TH: You’ve been writing cookbooks and teaching for a decade-and-a-half. Have you seen more kosher products become available in the meantime?
SF: Times have certainly caught up. There are very well-stocked kosher supermarkets now. And Amazon has everything. Even stores like Fairway. You keep turning the packages around, probably 75 percent of the ingredients in your house are probably kosher.

TH: What about the kosher cooking community itself? Is there more connectivity there?
SF: Oh sure. For example there’s a Facebook group—Kosher Trader Joe’s. They list everything that’s kosher at Trader Joe’s, tens of thousands of followers. There’s a new ingredient, everybody runs out and buys it even if they don’t know what to do with the stuff!

TH: Rosh Hashanah and, later, Yom Kippur are both coming up. What can people expect in terms of holiday meal prep at your the classes at the Kitchen?
SF: This is the first time The Kitchen is closing down their cooking school for the entire week, allowing us to make it kosher. So these classes are very, very special. As for the holidays, you don’t cook for Yom Kippur, but lots of people are thinking about their Rosh Hashanah menus. Rosh Hashanah and Passover are the two most widely practiced holidays. So we put together five classes. Two more were sold intact to groups—for instance, a synagogue took a night and selected the menu.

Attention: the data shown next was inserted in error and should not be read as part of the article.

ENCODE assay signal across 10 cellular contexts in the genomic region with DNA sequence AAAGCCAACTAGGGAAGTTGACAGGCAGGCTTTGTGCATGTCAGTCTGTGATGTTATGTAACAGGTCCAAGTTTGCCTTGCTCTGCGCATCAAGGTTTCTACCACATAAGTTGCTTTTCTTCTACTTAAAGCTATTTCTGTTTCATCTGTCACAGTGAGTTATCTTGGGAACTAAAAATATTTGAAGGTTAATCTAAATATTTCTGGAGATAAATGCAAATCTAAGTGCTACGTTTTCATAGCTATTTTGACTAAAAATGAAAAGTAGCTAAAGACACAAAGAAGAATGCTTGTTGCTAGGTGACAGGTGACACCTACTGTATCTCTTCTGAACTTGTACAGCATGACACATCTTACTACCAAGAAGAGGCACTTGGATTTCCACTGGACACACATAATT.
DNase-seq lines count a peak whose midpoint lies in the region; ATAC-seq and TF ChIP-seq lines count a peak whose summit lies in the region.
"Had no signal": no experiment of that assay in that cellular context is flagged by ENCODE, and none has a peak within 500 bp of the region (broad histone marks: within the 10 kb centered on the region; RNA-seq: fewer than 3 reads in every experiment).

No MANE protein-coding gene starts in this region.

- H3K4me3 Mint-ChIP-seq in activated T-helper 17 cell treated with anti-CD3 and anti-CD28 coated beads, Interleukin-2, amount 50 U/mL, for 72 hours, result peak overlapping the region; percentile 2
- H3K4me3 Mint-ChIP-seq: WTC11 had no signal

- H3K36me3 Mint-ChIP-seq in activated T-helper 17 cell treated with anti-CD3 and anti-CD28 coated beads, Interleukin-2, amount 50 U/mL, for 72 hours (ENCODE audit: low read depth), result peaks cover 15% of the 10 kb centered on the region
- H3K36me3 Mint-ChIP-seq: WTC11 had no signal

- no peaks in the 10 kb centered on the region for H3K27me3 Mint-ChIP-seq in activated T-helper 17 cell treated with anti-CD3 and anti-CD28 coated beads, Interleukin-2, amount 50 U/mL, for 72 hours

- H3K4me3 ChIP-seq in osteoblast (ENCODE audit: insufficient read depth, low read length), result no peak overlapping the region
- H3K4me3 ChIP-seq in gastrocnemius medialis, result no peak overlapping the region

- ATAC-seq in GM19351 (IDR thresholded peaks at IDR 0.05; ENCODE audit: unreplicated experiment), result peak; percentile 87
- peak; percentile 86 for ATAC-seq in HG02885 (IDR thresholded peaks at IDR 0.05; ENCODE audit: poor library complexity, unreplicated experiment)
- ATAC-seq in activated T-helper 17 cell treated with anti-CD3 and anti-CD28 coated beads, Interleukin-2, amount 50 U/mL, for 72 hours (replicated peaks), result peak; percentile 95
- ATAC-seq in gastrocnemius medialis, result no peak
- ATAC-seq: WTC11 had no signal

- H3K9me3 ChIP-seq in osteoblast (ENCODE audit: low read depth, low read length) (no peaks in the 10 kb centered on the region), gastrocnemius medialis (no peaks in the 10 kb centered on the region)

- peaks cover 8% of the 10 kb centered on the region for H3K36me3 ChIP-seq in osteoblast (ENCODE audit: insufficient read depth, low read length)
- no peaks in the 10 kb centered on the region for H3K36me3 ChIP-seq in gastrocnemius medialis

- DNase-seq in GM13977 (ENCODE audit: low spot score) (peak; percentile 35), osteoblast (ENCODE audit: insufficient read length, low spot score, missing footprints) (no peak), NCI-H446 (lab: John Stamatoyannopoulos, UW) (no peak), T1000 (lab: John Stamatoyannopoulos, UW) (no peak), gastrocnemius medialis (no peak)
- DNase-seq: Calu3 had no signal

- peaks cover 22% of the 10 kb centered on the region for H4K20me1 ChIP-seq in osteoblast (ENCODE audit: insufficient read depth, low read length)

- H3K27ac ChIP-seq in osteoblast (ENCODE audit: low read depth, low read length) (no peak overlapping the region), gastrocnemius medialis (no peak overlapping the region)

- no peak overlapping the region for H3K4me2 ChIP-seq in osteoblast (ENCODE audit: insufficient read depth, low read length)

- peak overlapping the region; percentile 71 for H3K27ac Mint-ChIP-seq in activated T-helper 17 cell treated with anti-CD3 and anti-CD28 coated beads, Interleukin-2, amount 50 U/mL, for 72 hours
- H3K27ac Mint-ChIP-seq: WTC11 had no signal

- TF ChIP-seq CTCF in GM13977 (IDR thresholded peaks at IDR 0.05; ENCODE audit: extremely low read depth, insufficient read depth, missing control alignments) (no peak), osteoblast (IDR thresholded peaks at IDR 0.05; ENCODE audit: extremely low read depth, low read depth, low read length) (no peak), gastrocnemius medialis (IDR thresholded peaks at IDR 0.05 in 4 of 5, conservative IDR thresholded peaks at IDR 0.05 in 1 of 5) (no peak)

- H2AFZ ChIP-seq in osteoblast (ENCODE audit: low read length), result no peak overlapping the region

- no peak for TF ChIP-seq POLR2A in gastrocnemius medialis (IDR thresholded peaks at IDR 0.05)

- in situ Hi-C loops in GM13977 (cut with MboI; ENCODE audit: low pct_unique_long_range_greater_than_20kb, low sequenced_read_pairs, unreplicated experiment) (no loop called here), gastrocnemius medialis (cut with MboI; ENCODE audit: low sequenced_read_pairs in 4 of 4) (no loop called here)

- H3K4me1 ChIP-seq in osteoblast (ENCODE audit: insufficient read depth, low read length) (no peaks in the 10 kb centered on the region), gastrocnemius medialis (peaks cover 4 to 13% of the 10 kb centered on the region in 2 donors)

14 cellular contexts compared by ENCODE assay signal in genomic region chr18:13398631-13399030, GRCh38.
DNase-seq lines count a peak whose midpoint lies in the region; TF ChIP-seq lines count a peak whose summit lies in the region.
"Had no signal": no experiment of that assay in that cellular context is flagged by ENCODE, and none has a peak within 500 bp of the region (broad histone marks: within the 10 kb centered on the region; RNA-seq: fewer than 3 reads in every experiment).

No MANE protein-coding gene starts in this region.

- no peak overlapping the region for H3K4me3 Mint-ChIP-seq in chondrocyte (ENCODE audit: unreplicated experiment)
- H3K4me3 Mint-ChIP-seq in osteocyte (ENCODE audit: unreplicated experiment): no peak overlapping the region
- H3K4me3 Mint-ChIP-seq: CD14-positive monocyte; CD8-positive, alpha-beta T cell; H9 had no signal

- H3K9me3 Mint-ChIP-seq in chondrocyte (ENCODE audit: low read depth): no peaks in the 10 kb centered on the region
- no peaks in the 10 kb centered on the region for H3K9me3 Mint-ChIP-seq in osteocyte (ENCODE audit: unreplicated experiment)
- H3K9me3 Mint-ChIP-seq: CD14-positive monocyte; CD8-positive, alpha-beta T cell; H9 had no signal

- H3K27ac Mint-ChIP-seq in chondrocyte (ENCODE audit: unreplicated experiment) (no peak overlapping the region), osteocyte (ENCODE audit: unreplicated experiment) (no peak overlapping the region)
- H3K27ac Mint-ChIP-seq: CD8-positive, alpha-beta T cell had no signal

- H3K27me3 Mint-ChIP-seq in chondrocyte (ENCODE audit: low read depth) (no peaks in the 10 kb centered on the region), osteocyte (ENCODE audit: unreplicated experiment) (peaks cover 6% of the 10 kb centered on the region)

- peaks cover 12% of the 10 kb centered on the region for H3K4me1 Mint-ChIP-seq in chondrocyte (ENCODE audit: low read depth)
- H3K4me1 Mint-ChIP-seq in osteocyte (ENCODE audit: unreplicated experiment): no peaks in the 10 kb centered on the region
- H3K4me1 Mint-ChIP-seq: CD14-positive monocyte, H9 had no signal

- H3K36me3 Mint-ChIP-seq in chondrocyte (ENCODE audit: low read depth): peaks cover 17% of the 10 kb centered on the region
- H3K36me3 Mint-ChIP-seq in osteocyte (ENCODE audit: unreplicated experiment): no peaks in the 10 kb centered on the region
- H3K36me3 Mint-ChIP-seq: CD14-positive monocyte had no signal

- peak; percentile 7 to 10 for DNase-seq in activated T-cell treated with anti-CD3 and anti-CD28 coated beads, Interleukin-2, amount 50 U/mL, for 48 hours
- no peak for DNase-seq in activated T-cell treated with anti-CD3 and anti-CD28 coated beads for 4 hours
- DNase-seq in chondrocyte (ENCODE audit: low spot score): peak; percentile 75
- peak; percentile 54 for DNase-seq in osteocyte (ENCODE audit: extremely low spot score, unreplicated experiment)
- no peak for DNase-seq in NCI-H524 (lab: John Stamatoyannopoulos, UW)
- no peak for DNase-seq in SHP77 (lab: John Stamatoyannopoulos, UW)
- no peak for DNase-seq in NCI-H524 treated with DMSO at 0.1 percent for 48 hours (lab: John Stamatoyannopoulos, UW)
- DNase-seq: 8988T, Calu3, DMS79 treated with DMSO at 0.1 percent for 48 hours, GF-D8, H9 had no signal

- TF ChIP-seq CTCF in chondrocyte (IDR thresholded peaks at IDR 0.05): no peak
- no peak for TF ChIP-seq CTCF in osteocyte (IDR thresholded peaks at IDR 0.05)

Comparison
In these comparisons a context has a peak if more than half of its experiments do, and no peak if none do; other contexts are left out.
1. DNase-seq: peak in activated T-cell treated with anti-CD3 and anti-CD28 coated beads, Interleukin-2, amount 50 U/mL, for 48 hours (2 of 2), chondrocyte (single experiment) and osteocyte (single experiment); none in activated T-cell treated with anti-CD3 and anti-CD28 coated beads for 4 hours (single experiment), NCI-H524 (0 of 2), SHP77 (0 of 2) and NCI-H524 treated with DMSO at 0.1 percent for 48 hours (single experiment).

TH: Some might think of kosher as restrictive first, like food-plus-rules. But your style seems openly celebratory. Is that part of the idea, changing perceptions by refreshing the look and (literal) taste of kosher cooking?
SF: Oh yes. For instance, at least three of the pre-sold classes chose the menu “Modern Holiday Twists,” which has a nice gluten-free Chestnut Mushroom Soup, which is rich and very fall-like. There’s a Date-roasted Salmon with Pomegranate, which is also very fall-like, and Pumpkin-braised Short Ribs. One of the other intact classes we sold was “Modern Twists on Shabbat Specialties,” sort of a grandparent-grandchild or parent-child class concept, about spanning generations. We’ll do Hot Pretzel Challah, Chicken Soup in an Instant Pot, Babka Bites, Cauliflower Popcorn—modern twists on traditional Jewish food, fun stuff!

TH: What about for those who aren’t Jewish but are attending Rosh Hashanah diner with a friend or partner? What should they expect?
SF: With Rosh Hashanah, there’s no reason to be nervous! It’s an introspective time, but very much a happy family meal. Conversations can be a bit more serious, in a healthy and good way, and the food is delicious—very seasonal. Blessings are for health and happiness and peace, so you have apples in honey, round challahs in honey. It’s sweetness, wishing well to your neighbors, your family, the world. There’s no tremendous ritual observance. Just know to come hungry!

As of this writing, seats are still available for a few of Fishbein’s classes (“Modern Holiday Recipes,” “Feast from the Middle East”); participants are encouraged to BYO kosher beer or wine.